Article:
Israel goes to the Temple – Sacrifice as public demonstration Every member of Israel offers his Son to God. He presents his son in the temple, and publicly gives thanks to God for him. Such a sacrifice does not mean that, having received him from God, the Israelite gives his son back to God again, so that he no longer has him. That would be a refusal of the gift that he has just received. Rather in sacrifice he holds him up (as the wave offering indicates) and before the assembly gives his thanks to God. He demonstrates that the Lord has heard his prayer and vindicated him. Each member of Israel is kept integrated by an ongoing process of restoration and reincorporation. Each family and each village sends a member up to the great King at the palace (the temple) in Jerusalem. They choose one of their number, set him aside for this purpose, release him from all other domestic and economic obligations. Along with the various petitions and tokens of themselves that they send, he is their ‘sacrifice’. Their prayers will ask the Lord for everything they want for their village. They ask for education, debt relief (forgiveness), protection (defence) and investment. The Virtuous and the Vicious Circle We need to be able to contrast two possibilities: Blessing – the virtuous circle The Israelite who has no resources is given them. When he has exhausted these resources again (either profitably or unprofitably) he will be given more - seven times seventy - in the expectation that he will learn how to make more profitable use of it. He is given gifts in order that he has gifts to give on his own account. From his wealth he will give, so whatever he is given he will spread widely to the benefit of the whole body of Israel. He is a benefactor, and he receives his recognition as such; he can appear in the assembly. He has a place and an office; he gives the unprotected a place, taking them into his protection. He binds their wounds, and readies them for readmission to the assembly. He acts as their kinsman redeemer. He displays the generosity of God, He honours them as though they were his own parents. Cursing – The Vicious Circle On one hand, if an Israelite is not given all the instalments of blessing this will begin to be reflected in his appearance. If he is given no working capital, he will have no means to practice the obligations of friendship, of giving gifts that represent him and keep him visible in the assembly of Israel. Then he will have no access to all the good things available within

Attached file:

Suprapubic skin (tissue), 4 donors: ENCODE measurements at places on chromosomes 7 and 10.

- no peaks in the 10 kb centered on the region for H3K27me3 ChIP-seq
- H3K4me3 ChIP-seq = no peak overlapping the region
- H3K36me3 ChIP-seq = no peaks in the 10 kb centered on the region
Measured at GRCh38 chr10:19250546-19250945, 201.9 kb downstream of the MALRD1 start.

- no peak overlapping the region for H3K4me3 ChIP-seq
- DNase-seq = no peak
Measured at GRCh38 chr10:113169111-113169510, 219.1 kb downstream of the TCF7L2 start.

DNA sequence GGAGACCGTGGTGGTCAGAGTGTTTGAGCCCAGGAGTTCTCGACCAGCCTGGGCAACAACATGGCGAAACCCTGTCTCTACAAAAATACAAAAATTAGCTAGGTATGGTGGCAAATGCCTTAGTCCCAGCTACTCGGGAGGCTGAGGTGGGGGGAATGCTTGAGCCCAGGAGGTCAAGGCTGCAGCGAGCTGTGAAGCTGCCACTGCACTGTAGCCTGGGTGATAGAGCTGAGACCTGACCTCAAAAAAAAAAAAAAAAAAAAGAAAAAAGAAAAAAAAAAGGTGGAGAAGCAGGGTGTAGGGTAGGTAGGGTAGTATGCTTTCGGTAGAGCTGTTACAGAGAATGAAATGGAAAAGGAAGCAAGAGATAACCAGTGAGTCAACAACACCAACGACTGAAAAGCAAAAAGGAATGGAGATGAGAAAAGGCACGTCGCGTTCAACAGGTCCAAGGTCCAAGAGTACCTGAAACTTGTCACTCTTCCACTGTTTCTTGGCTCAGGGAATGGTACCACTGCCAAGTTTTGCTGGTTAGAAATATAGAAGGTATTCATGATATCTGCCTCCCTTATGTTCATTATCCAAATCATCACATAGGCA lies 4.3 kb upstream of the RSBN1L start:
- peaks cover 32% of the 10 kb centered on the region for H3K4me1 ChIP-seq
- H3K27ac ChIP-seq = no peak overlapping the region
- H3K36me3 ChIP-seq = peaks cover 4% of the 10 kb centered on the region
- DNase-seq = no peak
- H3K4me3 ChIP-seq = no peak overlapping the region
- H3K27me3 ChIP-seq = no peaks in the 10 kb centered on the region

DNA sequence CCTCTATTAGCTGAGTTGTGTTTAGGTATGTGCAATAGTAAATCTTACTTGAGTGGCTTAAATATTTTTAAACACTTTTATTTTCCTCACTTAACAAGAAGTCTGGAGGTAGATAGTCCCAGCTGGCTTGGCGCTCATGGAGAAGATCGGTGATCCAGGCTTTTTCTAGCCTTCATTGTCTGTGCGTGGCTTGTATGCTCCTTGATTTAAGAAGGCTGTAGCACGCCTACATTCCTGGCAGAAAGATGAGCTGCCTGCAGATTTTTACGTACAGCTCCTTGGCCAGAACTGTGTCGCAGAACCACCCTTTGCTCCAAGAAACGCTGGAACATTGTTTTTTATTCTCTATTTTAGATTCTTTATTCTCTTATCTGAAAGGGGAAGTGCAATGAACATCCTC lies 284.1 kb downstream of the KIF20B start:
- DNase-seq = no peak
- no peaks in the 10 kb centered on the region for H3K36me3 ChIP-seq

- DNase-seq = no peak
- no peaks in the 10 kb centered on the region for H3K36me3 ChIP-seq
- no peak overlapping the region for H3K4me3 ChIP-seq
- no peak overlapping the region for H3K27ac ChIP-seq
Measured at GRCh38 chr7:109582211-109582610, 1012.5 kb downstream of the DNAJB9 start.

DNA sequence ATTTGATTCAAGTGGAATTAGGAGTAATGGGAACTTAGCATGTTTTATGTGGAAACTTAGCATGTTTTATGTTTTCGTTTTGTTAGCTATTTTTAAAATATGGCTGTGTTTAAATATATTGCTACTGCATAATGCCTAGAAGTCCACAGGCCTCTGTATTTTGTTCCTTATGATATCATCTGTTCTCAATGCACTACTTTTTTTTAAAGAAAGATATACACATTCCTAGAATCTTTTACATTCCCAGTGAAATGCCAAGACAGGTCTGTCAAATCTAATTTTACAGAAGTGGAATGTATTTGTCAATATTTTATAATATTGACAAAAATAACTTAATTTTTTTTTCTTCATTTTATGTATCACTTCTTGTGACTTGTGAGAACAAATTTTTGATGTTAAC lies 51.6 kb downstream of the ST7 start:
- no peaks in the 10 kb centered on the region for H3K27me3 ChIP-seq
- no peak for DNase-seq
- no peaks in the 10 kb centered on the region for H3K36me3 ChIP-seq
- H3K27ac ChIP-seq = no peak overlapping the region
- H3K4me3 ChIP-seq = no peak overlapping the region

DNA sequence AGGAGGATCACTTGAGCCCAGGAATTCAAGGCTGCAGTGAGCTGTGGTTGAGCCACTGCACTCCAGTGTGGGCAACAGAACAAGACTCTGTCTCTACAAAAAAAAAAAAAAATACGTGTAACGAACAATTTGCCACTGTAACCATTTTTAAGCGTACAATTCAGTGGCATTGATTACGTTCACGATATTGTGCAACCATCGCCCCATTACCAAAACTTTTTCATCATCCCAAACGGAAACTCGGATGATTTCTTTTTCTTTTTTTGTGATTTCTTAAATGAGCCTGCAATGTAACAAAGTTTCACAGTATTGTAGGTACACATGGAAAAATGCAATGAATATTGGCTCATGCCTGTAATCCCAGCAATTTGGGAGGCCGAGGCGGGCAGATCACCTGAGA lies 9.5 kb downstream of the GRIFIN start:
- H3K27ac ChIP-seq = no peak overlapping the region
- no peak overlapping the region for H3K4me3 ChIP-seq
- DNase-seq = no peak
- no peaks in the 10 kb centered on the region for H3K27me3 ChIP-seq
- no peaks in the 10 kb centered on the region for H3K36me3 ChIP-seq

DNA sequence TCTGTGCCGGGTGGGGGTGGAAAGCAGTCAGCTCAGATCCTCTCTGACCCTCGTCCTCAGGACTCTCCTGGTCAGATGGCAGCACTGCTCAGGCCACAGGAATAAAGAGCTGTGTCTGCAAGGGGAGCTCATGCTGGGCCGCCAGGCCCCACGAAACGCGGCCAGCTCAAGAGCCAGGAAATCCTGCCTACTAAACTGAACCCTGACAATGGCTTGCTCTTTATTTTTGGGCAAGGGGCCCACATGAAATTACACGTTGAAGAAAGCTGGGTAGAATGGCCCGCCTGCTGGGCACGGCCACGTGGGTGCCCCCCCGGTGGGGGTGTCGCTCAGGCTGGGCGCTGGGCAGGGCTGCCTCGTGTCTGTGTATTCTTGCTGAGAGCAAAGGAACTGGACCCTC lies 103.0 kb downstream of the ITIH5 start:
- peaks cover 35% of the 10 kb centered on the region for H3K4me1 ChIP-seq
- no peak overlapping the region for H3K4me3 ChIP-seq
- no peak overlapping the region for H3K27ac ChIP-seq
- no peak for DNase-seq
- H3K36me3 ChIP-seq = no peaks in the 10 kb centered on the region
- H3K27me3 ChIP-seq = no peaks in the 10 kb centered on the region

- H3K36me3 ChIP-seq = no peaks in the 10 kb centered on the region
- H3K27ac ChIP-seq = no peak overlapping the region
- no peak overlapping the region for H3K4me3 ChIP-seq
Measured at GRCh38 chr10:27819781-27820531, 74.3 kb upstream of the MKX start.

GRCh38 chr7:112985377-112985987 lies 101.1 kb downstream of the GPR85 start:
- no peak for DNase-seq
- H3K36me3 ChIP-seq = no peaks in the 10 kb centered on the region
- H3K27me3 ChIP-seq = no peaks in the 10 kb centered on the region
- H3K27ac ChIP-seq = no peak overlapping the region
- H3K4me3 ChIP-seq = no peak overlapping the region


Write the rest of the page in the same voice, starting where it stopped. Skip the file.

3

the assembly. He will begin to look like an outsider, his appearance will be blemished or ambiguous, and he will be shunned and treated as an outsider. The impurity nexus: loss of public standing  poverty  disease  disappearance. Promotion and Relegation The Law does not make the same demands of everybody. Some have more advantages and responsibilities than others. Senior Israelites have been given more, and from them is expected more. They have been the Instruction. in how to participate in the work given to Israel by God. They have been given all the material means of life. And they have been given the care of the younger ones. The Israelite who received more is expected to provide more. He has been the Law, which is the knowledge of how to rule and serve, and participate in the work given to Israel by God. He has been given all the material means of life. And they have been given the care of the younger ones. The younger ones are the gift and trust given to the older ones. If these younger ones are successfully nurtured, they will also be the reward of their teachers. The big ones are heads of households, and the younger ones are members of the household headed by the bigger ones. We are made ‘head of household’, authorized to extend the hospitality of God to anyone. But that responsibility can be taken away from you again. There is a possibility of promotion or relegation, of being returned to the ranks, your own juniors promoted into your position, so you have to serve him as he served you. The blessing given to Saul was taken away again.
‘Because you have rejected the word of the Lord, he has also rejected you from being king. The Lord has torn the kingdom of Israel from you this very day, and has given it to a neighbour of yours, who is better than you’ (1 Samuel 15.23-28).